doi:10.1589/jpts.26.77
PMCID: PMC3927047  PMID: 24567680
Back and hip muscles; Electromyography; Pilates
21.  Randomized Controlled Trial Shows Biofeedback to be Superior to Alternative Treatments for Patients with Pelvic Floor Dyssynergia-type Constipation 
Diseases of the colon and rectum  2009;52(10):10.1007/DCR.0b013e3181b55455.
Purpose
To determine whether biofeedback is more effective than diazepam or placebo in a randomized controlled trial for patients with pelvic floor dyssynergia-type constipation, and whether instrumented biofeedback is necessary for successful training.
Methods
One hundred seventeen patients participated in a 4-week run-in (education and medical management). The 84 who remained constipated were randomized to Biofeedback (n=30); Diazepam (n=30); or Placebo (n=24). All patients were trained to do pelvic floor muscle exercises to correct pelvic floor dyssynergia during 6 biweekly 1-hour sessions, but only Biofeedback patients received electromyography feedback. All other patients received pills 1-2 hours before attempting defecation. Diary data on cathartic use, straining, incomplete bowel movements, Bristol stool scores, and compliance with homework were reviewed biweekly.
Results
Before treatment, the groups did not differ on demographic (average age 50, 85 percent females), physiologic or psychologic characteristics, severity of constipation, or expectation of benefit. Biofeedback was superior to diazepam by intention to treat analysis (70 percent vs. 23 percent reported adequate relief of constipation 3 months after treatment, χ2 = 13.1, p < 0.001), and also superior to placebo (38 percent successful, χ2 = 5.7, p = 0.017). Biofeedback patients had significantly more unassisted bowel movements at follow-up compared to Placebo (p = .005), with a trend favoring biofeedback over diazepam (p = .067). Biofeedback patients reduced pelvic floor electromyography during straining significantly more than diazepam patients (p < 0.001).
Conclusions
This investigation provides definitive support for the efficacy of biofeedback for pelvic floor dyssynergia and shows that instrumented biofeedback is essential to successful treatment.
doi:10.1007/DCR.0b013e3181b55455
PMCID: PMC3855426  PMID: 19966605
biofeedback; constipation; dyssynergia; dyssynergic defecation; electromyography
22.  Comparison of the effectiveness of three manual physical therapy techniques in a subgroup of patients with low back pain who satisfy a clinical prediction rule: Study protocol of a randomized clinical trial [NCT00257998] 
Background
Recently a clinical prediction rule (CPR) has been developed and validated that accurately identifies patients with low back pain (LBP) that are likely to benefit from a lumbo-pelvic thrust manipulation. The studies that developed and validated the rule used the identical manipulation procedure. However, recent evidence suggests that different manual therapy techniques may result similar outcomes. The purpose of this study is to investigate the effectiveness of three different manual therapy techniques in a subgroup of patient with low back pain that satisfy the CPR.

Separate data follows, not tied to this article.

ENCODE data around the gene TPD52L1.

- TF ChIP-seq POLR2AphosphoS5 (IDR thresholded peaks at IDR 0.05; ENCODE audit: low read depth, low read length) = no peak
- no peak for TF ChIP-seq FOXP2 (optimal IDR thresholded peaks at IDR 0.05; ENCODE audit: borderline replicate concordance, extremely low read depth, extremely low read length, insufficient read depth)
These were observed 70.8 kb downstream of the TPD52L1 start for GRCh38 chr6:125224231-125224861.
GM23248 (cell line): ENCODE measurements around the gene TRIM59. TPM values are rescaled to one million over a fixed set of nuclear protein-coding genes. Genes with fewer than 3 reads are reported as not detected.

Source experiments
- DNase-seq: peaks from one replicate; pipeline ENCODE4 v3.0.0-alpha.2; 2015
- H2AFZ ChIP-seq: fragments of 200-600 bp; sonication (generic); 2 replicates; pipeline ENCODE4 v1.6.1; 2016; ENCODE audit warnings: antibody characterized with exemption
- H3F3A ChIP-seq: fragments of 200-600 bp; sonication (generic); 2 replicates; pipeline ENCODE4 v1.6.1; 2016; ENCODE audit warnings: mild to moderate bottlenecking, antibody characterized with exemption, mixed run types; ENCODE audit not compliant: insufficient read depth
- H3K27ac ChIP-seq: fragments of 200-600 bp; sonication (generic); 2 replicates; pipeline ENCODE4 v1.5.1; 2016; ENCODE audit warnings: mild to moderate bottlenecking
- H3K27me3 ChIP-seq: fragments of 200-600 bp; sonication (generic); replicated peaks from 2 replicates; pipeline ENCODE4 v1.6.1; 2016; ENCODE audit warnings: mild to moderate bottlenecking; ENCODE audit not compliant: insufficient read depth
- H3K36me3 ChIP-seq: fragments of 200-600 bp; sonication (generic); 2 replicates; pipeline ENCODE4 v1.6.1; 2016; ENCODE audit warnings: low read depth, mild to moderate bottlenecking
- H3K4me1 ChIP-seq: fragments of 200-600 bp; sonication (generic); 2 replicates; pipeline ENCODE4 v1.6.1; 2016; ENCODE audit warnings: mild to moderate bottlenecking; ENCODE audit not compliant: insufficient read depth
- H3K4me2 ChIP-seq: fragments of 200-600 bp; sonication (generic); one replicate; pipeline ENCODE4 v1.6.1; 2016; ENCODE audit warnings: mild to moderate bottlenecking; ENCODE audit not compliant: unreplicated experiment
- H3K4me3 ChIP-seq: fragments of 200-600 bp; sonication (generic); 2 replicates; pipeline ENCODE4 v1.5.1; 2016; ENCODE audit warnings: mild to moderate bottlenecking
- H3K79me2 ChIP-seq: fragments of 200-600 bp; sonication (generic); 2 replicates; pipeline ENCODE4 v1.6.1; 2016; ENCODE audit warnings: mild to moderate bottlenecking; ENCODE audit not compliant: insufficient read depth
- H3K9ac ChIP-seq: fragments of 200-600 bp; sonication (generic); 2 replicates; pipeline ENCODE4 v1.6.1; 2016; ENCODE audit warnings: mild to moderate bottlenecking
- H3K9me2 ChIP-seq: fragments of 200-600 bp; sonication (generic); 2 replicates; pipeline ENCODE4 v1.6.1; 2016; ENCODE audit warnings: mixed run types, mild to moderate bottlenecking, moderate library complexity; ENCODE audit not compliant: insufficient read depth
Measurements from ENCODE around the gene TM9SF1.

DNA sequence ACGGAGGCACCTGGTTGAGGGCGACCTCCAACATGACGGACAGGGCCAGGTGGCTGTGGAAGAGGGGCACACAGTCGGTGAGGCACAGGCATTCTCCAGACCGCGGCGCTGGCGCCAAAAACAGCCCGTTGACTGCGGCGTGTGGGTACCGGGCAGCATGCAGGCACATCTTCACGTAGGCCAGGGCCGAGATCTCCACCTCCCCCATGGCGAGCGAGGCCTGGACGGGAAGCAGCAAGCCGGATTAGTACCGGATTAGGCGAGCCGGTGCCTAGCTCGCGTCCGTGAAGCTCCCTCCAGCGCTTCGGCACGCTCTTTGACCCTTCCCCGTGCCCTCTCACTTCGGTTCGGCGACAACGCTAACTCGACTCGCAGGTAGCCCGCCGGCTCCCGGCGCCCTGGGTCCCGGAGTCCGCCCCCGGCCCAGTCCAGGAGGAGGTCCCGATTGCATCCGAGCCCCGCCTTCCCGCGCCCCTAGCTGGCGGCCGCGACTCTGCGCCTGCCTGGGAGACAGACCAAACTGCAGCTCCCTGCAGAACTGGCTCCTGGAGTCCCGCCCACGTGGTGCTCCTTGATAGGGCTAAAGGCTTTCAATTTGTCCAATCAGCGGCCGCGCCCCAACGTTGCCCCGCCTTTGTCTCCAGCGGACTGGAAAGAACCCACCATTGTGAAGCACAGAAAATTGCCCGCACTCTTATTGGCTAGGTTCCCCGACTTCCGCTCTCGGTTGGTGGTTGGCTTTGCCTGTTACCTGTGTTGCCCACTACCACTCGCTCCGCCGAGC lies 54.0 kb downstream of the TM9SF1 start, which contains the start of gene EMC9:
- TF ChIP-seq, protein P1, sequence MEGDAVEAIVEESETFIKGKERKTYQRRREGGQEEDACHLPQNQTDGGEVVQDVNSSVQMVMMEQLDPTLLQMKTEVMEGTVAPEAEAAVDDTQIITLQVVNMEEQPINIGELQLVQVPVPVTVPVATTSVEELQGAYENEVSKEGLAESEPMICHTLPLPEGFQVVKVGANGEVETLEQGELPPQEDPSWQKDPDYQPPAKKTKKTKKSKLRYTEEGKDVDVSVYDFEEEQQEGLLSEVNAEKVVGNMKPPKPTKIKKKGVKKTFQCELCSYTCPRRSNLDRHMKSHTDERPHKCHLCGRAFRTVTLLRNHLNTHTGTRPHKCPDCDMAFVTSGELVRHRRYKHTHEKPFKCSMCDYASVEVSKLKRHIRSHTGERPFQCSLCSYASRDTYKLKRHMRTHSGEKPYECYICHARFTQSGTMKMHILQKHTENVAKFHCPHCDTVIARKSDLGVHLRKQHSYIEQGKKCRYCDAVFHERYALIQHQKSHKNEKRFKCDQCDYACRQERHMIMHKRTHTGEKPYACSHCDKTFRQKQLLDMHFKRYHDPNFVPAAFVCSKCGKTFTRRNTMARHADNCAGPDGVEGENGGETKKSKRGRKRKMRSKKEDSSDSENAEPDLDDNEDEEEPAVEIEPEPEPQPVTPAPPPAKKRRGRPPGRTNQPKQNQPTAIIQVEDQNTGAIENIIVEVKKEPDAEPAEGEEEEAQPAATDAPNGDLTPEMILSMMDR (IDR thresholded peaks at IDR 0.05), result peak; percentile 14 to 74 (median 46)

Methods/Design
Consecutive patients with LBP referred to physical therapy clinics in one of four geographical locations who satisfy the CPR will be invited to participate in this randomized clinical trial. Subjects who agree to participate will undergo a standard evaluation and complete a number of patient self-report questionnaires including the Oswestry Disability Index (OSW), which will serve as the primary outcome measure. Following the baseline examination patients will be randomly assigned to receive the lumbopelvic manipulation used in the development of the CPR, an alternative lumbar manipulation technique, or non-thrust lumbar mobilization technique for the first 2 visits. Beginning on visit 3, all 3 groups will receive an identical standard exercise program for 3 visits (visits 3,4,5). Outcomes of interest will be captured by a therapist blind to group assignment at 1 week (3rd visit), 4 weeks (6th visit) and at a 6-month follow-up. The primary aim of the study will be tested with analysis of variance (ANOVA) using the change in OSW score from baseline to 4-weeks (OSWBaseline – OSW4-weeks) as the dependent variable. The independent variable will be treatment with three levels (lumbo-pelvic manipulation, alternative lumbar manipulation, lumbar mobilization).
Discussion
This trial will be the first to investigate the effectiveness of various manual therapy techniques for patients with LBP who satisfy a CPR.
doi:10.1186/1471-2474-7-11
PMCID: PMC1421401  PMID: 16472379
23.  Altered response of the anterolateral abdominal muscles to simulated weight-bearing in subjects with low back pain 
European Spine Journal  2008;18(3):410-418.